Thai food is WAY more than fried wontons, spring rolls, and phad thai. Try as much as you can while volunteering (you need the fuel to accomplish your projects, anyway 😉). Chances are, you’ll enjoy more of these unique dishes and traditions than you ever expected! 

6. Anger management is essential.

Generally speaking, the Western business environment is a stressful one! Even just in daily conversation Westerners tend to raise their voices, yell, and scream. Thai people, on the other hand, will nearly never show even the slightest sign of getting angry. In the Thai culture, the people are taught to always smile, never complain, do not yell, and definitely don’t display irritation. Showing anger or frustration is a sign of weakness or being a child, unable to control oneself. 

From a cultural lens, you need to focus on keeping your cool—even in less than ideal situations. When considering volunteering in Thailand, it is critical to be aware of this and to keep oneself in check while in the field. Getting visibly upset and angry could result in the end of a relationship. Don't let this cause fear, just awareness!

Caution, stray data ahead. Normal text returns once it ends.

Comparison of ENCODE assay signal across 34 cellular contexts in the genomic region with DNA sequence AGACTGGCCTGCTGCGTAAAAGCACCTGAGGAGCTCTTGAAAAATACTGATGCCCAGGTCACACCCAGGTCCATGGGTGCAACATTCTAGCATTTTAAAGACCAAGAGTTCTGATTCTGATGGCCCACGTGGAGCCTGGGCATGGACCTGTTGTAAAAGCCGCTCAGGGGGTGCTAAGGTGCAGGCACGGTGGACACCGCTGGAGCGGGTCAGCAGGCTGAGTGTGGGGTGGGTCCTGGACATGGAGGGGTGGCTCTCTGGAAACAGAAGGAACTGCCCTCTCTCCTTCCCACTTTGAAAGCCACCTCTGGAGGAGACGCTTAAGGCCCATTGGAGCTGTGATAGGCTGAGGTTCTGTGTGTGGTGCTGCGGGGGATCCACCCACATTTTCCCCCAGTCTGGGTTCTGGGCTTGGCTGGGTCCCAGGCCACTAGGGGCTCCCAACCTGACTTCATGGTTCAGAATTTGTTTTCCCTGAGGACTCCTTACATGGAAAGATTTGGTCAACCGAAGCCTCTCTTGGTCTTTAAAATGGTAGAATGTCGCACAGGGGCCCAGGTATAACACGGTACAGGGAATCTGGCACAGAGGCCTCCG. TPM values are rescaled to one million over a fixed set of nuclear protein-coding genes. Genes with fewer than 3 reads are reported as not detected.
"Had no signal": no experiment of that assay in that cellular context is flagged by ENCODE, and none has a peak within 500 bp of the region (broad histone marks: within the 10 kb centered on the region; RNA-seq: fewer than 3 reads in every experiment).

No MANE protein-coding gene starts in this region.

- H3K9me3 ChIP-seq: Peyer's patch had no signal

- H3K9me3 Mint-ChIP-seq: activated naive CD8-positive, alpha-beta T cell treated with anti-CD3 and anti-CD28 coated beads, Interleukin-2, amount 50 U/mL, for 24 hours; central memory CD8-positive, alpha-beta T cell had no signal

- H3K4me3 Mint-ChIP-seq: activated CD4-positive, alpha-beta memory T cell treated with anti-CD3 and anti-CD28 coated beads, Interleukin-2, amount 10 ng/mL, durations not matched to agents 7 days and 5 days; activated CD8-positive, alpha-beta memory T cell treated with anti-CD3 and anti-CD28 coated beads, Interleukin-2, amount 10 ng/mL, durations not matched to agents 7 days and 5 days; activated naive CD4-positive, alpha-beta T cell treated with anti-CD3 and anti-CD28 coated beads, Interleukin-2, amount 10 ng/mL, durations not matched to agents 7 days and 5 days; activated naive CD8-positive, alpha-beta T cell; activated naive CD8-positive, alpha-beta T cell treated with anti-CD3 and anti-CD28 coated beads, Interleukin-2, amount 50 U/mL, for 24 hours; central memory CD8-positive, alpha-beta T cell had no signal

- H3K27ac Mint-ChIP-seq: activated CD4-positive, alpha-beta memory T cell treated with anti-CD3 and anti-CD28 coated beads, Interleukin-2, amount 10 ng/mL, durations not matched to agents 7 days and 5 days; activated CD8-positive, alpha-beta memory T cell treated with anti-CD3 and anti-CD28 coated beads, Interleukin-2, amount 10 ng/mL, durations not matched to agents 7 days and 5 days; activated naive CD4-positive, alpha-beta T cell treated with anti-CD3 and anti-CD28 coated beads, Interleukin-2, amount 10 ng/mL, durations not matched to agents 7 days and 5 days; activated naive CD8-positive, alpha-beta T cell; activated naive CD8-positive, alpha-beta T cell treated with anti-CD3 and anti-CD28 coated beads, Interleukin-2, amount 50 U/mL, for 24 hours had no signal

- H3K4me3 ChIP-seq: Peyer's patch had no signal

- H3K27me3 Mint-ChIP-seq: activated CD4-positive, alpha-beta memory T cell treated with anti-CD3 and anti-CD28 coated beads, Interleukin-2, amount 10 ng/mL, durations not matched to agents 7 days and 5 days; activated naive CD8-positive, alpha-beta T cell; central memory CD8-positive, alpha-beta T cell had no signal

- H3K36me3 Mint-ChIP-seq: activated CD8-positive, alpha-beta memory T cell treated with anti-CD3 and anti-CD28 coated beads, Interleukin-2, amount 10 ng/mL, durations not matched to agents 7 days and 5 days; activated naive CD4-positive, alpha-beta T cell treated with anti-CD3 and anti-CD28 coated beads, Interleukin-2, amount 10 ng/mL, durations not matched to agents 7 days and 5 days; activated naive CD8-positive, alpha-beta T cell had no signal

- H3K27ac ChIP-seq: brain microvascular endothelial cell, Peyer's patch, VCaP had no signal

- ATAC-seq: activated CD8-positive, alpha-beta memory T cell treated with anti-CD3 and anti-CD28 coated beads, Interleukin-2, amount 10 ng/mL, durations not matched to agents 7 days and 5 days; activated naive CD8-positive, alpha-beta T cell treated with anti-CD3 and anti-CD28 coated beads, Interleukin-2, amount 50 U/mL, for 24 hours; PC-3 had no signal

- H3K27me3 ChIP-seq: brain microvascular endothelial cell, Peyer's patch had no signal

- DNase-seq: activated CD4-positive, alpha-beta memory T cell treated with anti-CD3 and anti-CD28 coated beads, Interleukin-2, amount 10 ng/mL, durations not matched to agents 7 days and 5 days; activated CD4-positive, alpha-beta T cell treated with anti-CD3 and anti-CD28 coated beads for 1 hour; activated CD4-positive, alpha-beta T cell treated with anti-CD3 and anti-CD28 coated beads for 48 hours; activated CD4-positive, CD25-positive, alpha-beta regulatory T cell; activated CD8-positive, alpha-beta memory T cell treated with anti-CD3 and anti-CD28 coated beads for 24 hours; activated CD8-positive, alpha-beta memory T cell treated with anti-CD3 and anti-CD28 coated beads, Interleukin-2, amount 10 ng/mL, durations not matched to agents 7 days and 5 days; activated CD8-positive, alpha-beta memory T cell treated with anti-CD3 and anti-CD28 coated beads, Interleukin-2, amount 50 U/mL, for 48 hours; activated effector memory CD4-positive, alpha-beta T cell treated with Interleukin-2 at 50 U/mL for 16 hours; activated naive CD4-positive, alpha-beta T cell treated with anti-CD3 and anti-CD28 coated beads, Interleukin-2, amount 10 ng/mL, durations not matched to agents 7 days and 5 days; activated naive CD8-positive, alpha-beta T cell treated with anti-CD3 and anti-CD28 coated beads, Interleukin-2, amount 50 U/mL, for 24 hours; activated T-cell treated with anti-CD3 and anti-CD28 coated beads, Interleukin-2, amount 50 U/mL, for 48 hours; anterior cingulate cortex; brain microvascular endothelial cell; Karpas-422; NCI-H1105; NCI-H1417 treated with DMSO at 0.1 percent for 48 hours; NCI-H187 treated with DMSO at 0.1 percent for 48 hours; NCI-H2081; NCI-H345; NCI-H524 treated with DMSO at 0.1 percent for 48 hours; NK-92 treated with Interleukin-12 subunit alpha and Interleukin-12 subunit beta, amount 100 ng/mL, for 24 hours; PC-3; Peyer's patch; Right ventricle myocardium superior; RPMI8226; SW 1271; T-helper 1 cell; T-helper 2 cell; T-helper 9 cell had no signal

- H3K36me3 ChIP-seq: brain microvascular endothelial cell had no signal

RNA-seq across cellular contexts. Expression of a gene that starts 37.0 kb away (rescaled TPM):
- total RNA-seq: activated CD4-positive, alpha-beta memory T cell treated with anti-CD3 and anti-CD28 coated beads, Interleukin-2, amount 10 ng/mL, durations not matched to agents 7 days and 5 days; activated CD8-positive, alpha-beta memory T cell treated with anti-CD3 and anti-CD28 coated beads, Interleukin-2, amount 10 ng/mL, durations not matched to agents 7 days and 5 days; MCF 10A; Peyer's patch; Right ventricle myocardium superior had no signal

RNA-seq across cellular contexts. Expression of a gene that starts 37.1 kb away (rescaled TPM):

Jai Yen Yen! Keep your cool!









Dragon fruit at market in Chiang Mai, Thailand

Fresh dragon fruit at a market in Chiang Mai

7. You will be surrounded by poverty and injustice.

In the Western world, often people are distanced from many social injustices that surround them. In order to get an accurate depiction of a crisis, one would have to turn on the news, pick up a magazine, or watch a documentary. In Thailand, many of these injustices are in plain sight! Poverty is real and readily apparent to anyone who is a volunteer. Thailand and the government put the number of those living in poverty at 10.5 percent in 2014. That’s approximately 688,600+ million people who live on about $1.25 per day.